Having elected leaders get along when those initiatives roll out — without any partisan sideshows — might benefit county residents.
The end of a veto-proof majority
University of Utah political science professor Matthew Burbank said the main political plus Wilson gets from the incoming council is that the Republicans will have a harder time overriding a veto if she decides to wield that power.
Wilson has not unleashed her veto pen while Republicans have held a 6-3 majority.
Burbank said Republicans have shown they can work with Wilson, and if they’re careful about that relationship, the possibility of a veto shouldn’t be a major issue.
“But it does sort of suggest that Republicans won’t easily be able to kind of pick out things that they don’t like that the mayor is doing,” he said, “and make those into a bigger issue because, again, they no longer have a big enough majority to be able to do that easily.”
While the GOP may miss having the extra vote at times, Republican council member Dave Alvord said he doesn’t see a slimmer 5-4 majority as “game-changing” for his party.
Council Republicans, he said, weren’t all that ambitious in using the supermajority to their advantage.
“You have to think, what would we need a supermajority for? What would we need 6-3 for?” he said. “And that would be a deep cut or a massive upheaval of our form of government, and that was really never in the agenda of the six (sitting Republican council members).”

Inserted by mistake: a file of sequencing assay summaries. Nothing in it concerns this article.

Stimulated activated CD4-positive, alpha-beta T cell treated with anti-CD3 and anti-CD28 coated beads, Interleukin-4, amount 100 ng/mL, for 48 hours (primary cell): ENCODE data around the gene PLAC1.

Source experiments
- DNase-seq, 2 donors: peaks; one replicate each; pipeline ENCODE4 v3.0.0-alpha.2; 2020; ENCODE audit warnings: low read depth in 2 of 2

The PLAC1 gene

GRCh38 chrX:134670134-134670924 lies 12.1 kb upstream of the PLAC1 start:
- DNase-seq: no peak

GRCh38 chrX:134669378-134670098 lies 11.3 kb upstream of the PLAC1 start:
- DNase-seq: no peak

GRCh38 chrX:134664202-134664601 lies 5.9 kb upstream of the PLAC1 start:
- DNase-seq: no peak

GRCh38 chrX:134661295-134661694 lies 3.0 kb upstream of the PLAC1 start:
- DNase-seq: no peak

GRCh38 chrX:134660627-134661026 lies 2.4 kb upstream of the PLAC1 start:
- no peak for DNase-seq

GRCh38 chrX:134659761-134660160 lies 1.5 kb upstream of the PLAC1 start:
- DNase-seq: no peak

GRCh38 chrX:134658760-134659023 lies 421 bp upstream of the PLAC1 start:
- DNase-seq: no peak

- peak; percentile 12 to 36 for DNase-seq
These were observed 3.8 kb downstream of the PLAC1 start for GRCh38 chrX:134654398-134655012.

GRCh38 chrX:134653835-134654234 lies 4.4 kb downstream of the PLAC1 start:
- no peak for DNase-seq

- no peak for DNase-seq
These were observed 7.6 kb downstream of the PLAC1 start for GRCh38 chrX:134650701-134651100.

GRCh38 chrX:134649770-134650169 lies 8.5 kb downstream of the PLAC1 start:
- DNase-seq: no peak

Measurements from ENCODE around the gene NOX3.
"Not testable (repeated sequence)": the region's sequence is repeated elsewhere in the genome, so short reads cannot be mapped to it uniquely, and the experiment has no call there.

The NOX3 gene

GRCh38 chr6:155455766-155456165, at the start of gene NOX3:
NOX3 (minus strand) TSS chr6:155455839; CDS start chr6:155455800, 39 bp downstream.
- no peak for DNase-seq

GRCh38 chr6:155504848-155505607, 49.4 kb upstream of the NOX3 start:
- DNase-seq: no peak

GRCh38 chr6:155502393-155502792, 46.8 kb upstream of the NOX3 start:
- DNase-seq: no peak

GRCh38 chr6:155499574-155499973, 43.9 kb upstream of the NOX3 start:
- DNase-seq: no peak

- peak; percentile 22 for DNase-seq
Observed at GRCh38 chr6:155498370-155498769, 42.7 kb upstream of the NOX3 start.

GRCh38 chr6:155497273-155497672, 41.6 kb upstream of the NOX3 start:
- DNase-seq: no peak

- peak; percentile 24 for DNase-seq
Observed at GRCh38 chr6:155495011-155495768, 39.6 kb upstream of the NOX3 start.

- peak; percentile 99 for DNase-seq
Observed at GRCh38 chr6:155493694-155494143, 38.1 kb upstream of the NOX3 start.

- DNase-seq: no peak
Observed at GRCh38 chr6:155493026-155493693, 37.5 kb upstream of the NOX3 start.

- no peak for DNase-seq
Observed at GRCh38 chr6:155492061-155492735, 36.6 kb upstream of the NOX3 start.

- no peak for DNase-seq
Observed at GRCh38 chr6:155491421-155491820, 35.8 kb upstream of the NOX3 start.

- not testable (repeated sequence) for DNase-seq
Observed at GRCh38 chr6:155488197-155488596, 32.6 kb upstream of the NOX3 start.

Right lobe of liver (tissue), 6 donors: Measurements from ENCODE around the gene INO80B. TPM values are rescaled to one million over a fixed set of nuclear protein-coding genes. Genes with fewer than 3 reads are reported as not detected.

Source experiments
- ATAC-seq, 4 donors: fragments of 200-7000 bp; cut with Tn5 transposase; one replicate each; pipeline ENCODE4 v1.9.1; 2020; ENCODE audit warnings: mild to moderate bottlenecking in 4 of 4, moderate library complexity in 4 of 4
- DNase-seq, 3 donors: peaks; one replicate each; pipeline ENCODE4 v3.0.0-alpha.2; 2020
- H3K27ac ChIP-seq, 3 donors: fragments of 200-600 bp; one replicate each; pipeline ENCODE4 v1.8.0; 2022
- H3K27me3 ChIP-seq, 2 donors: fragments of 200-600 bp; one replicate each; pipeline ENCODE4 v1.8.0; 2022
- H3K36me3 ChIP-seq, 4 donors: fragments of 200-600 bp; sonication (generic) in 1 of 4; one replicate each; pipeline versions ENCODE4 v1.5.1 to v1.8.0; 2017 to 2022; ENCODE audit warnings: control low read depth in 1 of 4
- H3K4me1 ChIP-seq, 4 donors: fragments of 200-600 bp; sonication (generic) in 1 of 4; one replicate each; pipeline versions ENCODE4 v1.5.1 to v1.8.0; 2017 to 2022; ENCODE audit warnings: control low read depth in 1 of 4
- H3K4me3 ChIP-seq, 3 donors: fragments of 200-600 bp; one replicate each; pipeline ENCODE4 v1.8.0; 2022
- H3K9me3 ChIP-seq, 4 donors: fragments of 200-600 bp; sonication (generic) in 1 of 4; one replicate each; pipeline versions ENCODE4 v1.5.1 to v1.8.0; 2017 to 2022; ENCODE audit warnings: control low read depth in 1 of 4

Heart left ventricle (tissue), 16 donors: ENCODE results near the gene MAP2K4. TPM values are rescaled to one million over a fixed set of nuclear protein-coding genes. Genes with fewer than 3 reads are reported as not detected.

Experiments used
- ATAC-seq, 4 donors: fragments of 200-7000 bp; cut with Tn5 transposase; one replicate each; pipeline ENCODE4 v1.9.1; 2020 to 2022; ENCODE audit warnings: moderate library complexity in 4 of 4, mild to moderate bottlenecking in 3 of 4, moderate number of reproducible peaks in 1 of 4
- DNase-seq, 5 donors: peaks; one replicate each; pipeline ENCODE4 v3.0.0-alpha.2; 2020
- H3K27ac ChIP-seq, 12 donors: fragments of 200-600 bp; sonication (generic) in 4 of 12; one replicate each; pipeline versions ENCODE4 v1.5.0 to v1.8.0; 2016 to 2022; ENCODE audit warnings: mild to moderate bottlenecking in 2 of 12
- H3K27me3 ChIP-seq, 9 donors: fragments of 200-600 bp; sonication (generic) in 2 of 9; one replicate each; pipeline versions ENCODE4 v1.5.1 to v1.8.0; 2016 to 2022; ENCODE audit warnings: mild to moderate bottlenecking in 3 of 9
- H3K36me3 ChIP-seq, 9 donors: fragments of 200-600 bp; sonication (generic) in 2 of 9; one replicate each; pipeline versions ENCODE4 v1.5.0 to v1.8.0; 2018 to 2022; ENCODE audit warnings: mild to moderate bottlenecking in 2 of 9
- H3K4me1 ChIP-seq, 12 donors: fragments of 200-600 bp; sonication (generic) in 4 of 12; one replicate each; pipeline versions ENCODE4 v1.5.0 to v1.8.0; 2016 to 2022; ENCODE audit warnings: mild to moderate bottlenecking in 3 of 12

How the incoming members say they’ll govern
As for the dynamic of the new council, Alvord is waiting to see how the incoming members want to govern.
“We don’t know if Suzanne’s going to be moderate or a Blue Dog (Democrat),” he said, “and we don’t know if Sheldon is going to come in hard to the right.”
Harrison, a sitting state lawmaker in the Utah House, ran as a moderate, campaigning on lowering the cost of living, improving air quality, being mindful of the use of tax dollars, and improving the quality of life for residents.
She said when she takes office, she’s going to get to work digging into budgets, meeting department heads and learning the ropes. She vowed to work with other council members to focus on what affects residents.
“I have a track record of working across the aisle at the Legislature,” she said. “Every bill I passed had a Republican Senate sponsor, and I will work with council members to focus on common ground and get things done for Salt Lake County residents.”
Stewart, a Riverton City Council member who ousted incumbent Steve DeBry in the Republican primary and cruised to victory unopposed in the general election, said he will always work with others and that he looks forward to doing so with Harrison.
“One of the things she said is that she’s not going to just focus on Republican or Democrat issues,” he said. “And that’s the way I view it. These are county issues, we need to work through them, and we need to work together.”
That kind of cooperation — if it happens — could go a long way in delivering results for county residents.